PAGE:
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[1308b] [1] and three years or five years ago in the larger states, and if the new total is many times larger or many times smaller than the former one at the time when the rates qualifying for citizenship were fixed, it is advantageous that there should be a law for the magistrates correspondingly to tighten up or to relax the rates, tightening them up in proportion to the ratio of increase if the new total rated value exceeds the old, and relaxing them and making the qualification lower if the new total falls below the old. For in oligarchies and constitutional states, when they do not do this, in the one case1 the result is that in the latter an oligarchy comes into existence and in the former a dynasty, and in the other case2 a constitutional government turns into a democracy and an oligarchy into a constitutional government or a government of the people. But it is a policy common to democracy and oligarchy [and to monarchy],3 and every form of constitution not to raise up any man too much beyond due proportion, but rather to try to assign small honors and of long tenure or great ones quickly4 (for officials grow corrupt, and not every man can bear good fortune), or if not, at all events not to bestow honors in clusters and take them away again in clusters, but by a gradual process; and best of all to try so to regulate people by the law that there may be nobody among them specially pre-eminent in power due to friends or wealth, or, failing this, to cause their periods out of office to be spent abroad. [20] And since men also cause revolutions through their private lives, some magistracy must be set up to inspect those whose mode of living is unsuited to the constitution—unsuited to democracy in a democracy, to oligarchy in an oligarchy, and similarly for each of the other forms of constitution. And also sectional prosperity in the state must be guarded against for the same reasons; and the way to avert this is always to entrust business and office to the opposite sections (I mean that the respectable are opposite to the multitude and the poor to the wealthy), and to endeavor either to mingle together the multitude of the poor and that of the wealthy or to increase the middle class (for this dissolves party factions due to inequality). And in every form of constitution it is a very great thing for it to be so framed both by its laws and by its other institutions that it is impossible for the magistracies to make a profit. And this has most to be guarded against in oligarchies; for the many are not so much annoyed at being excluded from holding office (but in fact they are glad if somebody lets them have leisure to spend on their own affairs) as they are if they think that the magistrates are stealing the common funds, but then both things annoy them, exclusion from the honors of office and exclusion from its profits. And indeed the sole way in which a combination of democracy and aristocracy is possible is if someone could contrive this arrangement5;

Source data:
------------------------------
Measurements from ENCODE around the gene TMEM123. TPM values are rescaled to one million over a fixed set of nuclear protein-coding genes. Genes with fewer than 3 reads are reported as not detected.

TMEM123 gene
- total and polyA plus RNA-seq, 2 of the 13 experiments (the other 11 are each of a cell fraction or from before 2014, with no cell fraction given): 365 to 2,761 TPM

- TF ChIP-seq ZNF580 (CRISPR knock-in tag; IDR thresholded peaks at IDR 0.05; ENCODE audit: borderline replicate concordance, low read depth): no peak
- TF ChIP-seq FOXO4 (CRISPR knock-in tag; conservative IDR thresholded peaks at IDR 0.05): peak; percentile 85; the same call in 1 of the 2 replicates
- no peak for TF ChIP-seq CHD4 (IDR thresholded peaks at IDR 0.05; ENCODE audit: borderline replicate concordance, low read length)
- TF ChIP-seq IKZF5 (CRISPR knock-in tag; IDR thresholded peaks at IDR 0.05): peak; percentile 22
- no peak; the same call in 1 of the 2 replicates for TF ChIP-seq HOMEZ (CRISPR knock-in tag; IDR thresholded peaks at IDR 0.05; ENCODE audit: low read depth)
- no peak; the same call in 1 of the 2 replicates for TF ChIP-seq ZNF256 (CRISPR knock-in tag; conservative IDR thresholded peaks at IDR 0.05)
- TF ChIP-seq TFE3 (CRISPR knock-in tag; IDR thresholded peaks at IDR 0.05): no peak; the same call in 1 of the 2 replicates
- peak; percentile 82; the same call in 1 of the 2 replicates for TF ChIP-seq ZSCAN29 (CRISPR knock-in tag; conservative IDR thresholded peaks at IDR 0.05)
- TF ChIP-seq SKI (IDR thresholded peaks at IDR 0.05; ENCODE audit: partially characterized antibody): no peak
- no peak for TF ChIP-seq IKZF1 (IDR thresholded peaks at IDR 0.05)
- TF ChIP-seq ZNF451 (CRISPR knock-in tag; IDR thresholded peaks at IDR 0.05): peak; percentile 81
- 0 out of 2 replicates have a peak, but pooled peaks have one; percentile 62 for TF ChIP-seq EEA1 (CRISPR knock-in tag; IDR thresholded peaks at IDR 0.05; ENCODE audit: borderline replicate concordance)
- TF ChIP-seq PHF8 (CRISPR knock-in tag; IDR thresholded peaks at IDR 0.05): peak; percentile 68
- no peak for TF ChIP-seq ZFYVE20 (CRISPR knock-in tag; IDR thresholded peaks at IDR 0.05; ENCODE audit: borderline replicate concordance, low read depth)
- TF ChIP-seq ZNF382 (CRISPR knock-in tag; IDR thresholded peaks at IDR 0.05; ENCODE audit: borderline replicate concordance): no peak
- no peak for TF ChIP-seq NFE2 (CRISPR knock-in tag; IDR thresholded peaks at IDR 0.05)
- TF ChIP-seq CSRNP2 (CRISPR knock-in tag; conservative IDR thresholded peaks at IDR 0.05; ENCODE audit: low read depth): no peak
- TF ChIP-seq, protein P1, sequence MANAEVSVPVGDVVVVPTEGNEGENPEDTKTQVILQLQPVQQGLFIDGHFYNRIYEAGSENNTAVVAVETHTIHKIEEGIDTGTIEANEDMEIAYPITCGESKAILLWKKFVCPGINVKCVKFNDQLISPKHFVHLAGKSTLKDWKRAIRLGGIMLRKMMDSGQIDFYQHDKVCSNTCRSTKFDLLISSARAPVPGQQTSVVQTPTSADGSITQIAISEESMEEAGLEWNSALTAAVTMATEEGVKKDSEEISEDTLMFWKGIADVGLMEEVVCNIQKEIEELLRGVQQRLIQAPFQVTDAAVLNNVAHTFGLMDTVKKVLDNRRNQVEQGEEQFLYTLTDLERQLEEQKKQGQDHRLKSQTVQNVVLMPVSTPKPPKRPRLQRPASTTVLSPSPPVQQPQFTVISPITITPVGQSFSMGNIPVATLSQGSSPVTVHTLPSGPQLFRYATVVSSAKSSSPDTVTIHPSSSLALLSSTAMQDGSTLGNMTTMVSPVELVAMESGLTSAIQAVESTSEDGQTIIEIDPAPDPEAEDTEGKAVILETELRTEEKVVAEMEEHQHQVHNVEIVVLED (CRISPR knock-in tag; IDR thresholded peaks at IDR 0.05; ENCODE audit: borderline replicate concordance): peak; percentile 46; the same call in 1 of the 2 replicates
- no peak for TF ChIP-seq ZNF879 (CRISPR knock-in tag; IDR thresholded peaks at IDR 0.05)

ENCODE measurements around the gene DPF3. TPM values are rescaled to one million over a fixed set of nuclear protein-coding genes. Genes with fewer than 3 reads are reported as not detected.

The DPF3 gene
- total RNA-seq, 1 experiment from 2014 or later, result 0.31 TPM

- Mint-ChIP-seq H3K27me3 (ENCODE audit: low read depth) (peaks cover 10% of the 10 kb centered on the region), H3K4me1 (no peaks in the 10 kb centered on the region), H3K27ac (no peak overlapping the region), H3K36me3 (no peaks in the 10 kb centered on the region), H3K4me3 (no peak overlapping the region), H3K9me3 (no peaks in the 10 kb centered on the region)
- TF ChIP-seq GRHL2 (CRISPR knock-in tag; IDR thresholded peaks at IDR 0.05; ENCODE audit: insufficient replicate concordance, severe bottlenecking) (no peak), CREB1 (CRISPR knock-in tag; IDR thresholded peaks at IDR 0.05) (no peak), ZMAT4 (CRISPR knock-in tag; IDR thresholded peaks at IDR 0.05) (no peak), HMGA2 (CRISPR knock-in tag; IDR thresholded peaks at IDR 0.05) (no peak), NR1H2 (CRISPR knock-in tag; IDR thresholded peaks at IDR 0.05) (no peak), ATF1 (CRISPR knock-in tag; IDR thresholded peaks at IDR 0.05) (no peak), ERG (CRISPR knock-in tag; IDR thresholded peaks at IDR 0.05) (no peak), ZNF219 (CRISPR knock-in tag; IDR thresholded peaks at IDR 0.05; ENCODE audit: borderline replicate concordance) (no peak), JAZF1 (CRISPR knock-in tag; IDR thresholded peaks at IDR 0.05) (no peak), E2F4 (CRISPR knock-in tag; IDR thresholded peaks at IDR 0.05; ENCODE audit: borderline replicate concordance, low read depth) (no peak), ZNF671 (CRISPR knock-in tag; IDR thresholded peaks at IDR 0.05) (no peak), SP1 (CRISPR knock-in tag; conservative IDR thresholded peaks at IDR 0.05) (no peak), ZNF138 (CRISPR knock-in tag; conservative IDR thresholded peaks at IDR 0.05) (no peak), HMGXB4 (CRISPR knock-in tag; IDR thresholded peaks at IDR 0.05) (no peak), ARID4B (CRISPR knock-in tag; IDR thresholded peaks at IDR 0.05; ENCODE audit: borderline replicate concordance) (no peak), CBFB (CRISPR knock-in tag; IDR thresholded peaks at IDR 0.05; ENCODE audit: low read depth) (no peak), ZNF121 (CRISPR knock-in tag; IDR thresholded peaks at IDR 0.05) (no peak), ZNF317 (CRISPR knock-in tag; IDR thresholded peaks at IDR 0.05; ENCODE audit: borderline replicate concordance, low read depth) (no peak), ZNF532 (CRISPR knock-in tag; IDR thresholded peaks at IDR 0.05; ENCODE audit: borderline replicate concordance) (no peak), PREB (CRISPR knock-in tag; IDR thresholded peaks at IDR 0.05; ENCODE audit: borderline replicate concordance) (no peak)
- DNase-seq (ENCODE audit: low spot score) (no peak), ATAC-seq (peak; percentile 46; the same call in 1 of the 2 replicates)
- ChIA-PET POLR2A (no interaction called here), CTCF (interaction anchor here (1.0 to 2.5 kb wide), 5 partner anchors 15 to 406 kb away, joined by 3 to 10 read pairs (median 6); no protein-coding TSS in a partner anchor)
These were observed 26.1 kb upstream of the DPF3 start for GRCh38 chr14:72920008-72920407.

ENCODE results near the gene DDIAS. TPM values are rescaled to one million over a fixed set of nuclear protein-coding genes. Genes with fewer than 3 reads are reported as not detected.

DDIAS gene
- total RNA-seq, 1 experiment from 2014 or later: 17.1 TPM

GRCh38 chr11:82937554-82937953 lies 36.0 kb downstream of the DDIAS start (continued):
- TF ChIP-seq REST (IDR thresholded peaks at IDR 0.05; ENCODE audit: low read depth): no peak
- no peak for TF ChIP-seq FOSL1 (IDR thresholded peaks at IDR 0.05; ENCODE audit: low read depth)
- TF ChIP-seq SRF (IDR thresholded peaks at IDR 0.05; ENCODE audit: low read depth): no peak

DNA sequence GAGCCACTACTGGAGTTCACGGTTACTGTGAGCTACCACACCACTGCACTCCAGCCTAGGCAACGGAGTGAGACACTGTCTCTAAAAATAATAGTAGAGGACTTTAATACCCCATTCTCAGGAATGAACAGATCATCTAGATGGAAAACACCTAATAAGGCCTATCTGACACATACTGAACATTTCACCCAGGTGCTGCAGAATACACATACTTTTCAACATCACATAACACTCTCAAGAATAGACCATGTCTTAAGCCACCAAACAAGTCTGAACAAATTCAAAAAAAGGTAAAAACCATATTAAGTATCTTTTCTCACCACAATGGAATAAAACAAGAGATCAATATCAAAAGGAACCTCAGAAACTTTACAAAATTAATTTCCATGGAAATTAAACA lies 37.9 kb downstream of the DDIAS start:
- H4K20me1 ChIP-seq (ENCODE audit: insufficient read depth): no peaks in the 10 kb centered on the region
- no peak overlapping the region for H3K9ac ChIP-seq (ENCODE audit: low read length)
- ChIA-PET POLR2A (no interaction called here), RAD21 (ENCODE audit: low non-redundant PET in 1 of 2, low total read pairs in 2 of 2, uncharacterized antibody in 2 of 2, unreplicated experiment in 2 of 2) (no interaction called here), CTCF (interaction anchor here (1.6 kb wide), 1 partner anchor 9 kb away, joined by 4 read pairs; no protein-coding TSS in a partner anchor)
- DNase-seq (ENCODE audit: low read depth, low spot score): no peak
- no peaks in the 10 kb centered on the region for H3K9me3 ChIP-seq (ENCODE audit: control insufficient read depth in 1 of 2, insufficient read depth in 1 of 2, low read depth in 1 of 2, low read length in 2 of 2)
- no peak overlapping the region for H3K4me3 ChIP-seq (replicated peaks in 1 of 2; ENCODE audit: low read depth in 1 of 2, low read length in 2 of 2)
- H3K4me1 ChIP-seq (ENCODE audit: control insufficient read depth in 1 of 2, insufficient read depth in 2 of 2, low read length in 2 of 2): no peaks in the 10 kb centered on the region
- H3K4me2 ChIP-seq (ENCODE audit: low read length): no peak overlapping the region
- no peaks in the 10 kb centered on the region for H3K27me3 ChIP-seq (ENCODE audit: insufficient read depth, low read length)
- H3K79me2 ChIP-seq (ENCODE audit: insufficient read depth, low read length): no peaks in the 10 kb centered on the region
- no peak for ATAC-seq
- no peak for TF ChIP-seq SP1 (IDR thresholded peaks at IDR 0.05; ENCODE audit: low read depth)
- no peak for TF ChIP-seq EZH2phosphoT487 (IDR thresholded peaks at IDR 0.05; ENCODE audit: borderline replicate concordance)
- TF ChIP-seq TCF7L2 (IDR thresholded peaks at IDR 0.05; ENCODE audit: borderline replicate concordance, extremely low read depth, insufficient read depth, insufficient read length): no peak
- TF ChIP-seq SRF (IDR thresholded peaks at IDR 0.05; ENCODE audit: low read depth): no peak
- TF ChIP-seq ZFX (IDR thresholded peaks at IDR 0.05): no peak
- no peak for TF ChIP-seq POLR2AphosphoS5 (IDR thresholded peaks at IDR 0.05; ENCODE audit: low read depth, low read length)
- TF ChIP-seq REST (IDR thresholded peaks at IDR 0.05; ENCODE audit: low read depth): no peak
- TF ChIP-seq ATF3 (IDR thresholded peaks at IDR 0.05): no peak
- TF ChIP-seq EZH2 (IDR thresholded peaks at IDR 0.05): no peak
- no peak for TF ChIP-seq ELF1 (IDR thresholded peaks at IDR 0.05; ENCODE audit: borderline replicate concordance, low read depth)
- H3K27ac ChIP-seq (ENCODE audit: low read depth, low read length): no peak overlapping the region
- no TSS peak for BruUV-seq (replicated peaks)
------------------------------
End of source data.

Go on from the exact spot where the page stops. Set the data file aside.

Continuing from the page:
1 i.e. if the total valuation has decreased.

2 i.e. if the total has increased.

3 Some MSS. and many editors omit these words.

4 The text should probably be emended ‘with a short tenure.’

5 i.e. render it impossible to make money out of office

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